FOCUS ON THE MUSIC
Riley wants to create quickly and naturally, without the tools getting in his way. “I was just waiting for something to come out to make me just feel free again,” he says. “And that’s what Studio One does. You will never get a writers block with this software.” He even compares Studio One with a good woman: “Everybody’s content [with their DAW],” he explains. “You know, you get a woman that, okay, I’m tired of her, but I’m content. [Studio One] is the girl that you wake up every morning and say ‘you are so beautiful’ every day. That’s how I feel about this software because I know if I got an idea, I know that idea is going to come out right. I know that she’s going to feel beautiful every day. That’s what I feel about this software because it makes me want to do something and make a bunch of music.”
In fact, according to Riley, Studio One’s drag-and-drop features make it so easy to use that it’s a great choice for budding musicians, as well as for professionals who are not traditional instrumentalists. “You could give this to a child, and they’d love it just fine because they can hear something. The first thing a kid wants to do when they hear a sound is they want to rap on top of it, then they want to drag-and-drop in. And you got DJs, and most of those people who are sequencing don’t play. So the first thing you introduce them to is drag-and-drop.” Concludes Riley, “[Studio One] has a good feel, and everyone who uses it feels the same way.”
THE TEDDY RILEY CHALLENGE
Of course, Riley demands top sound quality that retains the sound he has created right to the final product. And in his opinion, Studio One has no equal in this respect. “I would challenge anyone with this software,” says Riley. “I’ll have a little laptop, you have a laptop, we can have the same exact thing. You have your controller, I have my [PreSonus] FaderPort, and we’ll take the master and go from 0 dB and keep going up, and go up to 10 dB. I’ll bet you by 8 dB, you’ll crack, you’ll have distortion. With Studio One, there’s no distortion.
“On the Michael Jackson project, we set our tempo for timestretching, in case I wanted to speed it up. We took the song from 92 bpm to 98; it still sounds the same. Speeding up everything, even Michael’s vocals, still sounds the same. Then we took away the music and created new music around Michael’s voice. As we did that, I finalized the track, and then I rendered the files and gave it to [the mix engineers] to put into Pro Tools. I wasn’t happy with the sound that was coming out of the Pro Tools box, the 192. They started mixing, and when they finished the mix, I wasn’t happy. It didn’t have that aggressiveness like when I played it for them out of the [Open Labs] Neko [with Studio One Pro], coming out of the FireBox. As they finished the mix, I said, ‘Listen to this.’ So we played my mix. And everyone said, ‘let’s just send it to them like this.’ [Sony] went crazy over the mix, they really were excited about me working on the next song, they gave me more songs to do…. and it’s this program for me.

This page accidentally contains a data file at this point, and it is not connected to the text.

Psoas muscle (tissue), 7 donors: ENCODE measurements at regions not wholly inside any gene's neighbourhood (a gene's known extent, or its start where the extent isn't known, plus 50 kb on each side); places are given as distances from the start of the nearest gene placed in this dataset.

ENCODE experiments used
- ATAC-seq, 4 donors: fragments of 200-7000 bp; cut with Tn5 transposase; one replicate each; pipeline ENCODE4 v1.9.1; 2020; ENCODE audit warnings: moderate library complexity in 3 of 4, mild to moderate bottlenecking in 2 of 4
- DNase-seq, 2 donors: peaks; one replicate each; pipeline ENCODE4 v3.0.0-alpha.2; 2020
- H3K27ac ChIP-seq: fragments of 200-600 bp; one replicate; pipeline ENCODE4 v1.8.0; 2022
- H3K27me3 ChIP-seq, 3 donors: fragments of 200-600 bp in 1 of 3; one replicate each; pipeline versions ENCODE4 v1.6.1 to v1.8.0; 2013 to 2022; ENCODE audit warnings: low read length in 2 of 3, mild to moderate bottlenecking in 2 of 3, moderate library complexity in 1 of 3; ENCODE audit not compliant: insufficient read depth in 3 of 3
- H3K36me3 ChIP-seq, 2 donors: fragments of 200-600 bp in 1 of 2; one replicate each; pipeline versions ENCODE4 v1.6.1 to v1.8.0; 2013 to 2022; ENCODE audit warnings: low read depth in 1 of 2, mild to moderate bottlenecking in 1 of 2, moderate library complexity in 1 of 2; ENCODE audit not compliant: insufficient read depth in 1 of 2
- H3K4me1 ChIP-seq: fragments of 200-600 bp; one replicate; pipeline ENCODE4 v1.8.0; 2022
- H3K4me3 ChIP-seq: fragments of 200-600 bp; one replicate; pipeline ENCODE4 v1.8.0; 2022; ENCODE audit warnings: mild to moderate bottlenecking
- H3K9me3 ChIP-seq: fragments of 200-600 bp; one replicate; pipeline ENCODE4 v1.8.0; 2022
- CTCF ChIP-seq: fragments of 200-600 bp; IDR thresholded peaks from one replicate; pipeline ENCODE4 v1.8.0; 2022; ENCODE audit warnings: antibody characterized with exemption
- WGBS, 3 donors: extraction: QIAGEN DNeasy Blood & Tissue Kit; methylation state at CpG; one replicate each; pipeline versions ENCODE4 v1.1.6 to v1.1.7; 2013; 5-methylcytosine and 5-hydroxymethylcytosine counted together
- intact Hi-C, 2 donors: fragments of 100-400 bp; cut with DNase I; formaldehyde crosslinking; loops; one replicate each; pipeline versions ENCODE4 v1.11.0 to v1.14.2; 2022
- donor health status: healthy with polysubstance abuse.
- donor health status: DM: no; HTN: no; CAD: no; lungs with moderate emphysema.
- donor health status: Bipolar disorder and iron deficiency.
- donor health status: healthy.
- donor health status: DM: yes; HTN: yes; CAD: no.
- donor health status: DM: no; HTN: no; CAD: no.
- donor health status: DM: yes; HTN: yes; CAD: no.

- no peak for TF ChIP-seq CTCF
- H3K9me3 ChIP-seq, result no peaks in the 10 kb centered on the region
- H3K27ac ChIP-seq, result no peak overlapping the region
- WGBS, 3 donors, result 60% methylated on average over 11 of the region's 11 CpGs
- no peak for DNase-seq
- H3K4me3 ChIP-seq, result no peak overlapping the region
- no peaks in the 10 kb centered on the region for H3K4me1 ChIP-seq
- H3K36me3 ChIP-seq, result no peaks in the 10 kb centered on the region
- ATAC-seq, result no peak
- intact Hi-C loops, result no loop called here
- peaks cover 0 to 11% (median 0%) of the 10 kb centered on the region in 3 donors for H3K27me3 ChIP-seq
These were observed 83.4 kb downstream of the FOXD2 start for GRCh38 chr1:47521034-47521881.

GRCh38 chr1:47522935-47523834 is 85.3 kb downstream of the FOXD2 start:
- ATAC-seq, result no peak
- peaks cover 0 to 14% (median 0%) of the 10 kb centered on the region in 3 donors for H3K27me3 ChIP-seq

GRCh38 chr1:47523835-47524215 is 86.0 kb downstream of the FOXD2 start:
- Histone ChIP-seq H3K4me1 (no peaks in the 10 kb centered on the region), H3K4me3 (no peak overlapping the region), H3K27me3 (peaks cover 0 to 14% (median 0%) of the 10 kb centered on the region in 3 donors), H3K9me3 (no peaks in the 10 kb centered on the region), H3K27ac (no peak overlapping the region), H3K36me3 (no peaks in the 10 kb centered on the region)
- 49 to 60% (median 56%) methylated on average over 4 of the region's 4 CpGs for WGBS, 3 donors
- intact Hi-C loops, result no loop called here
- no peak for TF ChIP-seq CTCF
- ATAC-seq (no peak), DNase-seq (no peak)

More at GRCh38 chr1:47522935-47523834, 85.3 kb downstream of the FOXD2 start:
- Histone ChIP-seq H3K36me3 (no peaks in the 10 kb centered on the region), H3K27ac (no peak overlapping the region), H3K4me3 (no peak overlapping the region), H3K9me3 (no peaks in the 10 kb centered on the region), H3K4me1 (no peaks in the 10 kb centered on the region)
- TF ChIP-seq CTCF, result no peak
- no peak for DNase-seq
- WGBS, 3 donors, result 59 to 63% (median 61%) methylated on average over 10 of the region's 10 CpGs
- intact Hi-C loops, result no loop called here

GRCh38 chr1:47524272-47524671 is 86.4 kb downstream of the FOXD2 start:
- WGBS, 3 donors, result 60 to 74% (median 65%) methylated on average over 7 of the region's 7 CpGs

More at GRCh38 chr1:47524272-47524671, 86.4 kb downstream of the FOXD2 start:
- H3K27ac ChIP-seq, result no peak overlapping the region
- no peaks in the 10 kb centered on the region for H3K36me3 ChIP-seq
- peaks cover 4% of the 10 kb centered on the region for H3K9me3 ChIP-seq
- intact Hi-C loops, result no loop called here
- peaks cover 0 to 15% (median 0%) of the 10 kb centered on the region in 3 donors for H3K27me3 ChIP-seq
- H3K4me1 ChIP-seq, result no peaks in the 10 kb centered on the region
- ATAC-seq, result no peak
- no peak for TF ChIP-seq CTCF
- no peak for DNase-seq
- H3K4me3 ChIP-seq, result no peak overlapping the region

“With Studio One,” Riley continues, “if you touch the knob, touch the fader and move it up even half a dB, you feel it. [With other DAWs] if you touch [a fader], you’re not getting that volume right away, you’re getting it after 1 dB. This here, you touch [the fader] a half dB and you’re gonna feel it. It’s very aggressive when you move the faders, and [when] you turn up something, you actually feel the volume.”
Riley is particularly bothered when something that sounds good in a DAW turns out to be distorted when played back in other applications. “Sometimes, when you hear something on the [Avid Pro Tools] 192, and its in the red but it sounds good, afterward when you hear it in iTunes or Windows Media Player, you hear clipping. That’s very deceiving. The same with the other [DAW] competitors. You think it sounds good and then…. But I take Studio One, and I’m plus 10 [dB], and when I play back in iTunes and Windows Media Player, it sounds just the way it sounds in the host. We don’t have to worry about where we’re at, and I know we’re at plus 12 or plus 10 [dB], but no distortion, everything sounds clean. And we all have fun. So just imagine, you can do all that, and we don’t have to worry that it’s too loud. That’s not the worry now for us. There is no worry for us!”
Riley is a big fan of the PreSonus Native Effects plug-ins and virtual instruments, as well. “I think they’re incredible,” he enthuses. “The EQs and the limiter are what we use on the master. We also use the multiband compressor and it gives an aggressiveness on the vocals and even a punch on the kick. The best way to use it is while you’re in your workspace [the Arrange window]; then, when you bring it into mastering, it’s not clipping. When you do anything inside the sequencer part of Studio One, it’s very aggressive.”
He also values the regular Studio One updates that PreSonus delivers. He contacted PreSonus to ask if Studio One would have a key-command editor, only to discover that one had just been added in version 1.5. (He created his own custom key-command set, while the rest of his team uses the alternative Pro Tools key-command set that is included with Studio One.) “Every time I talk about something, it’s going to be in [Studio One] next week,” he says.
“You can do pretty much anything [with Studio One],” Riley states. “You can manipulate anything on this host. You can drag in pretty much anything that you want. You can drag in something from another song.” Ultimately, though, says Riley, “You have to use it yourself, you have to try it yourself, to really get it. It’s starting to really spread like a disease. Everybody I introduce it to is on it.”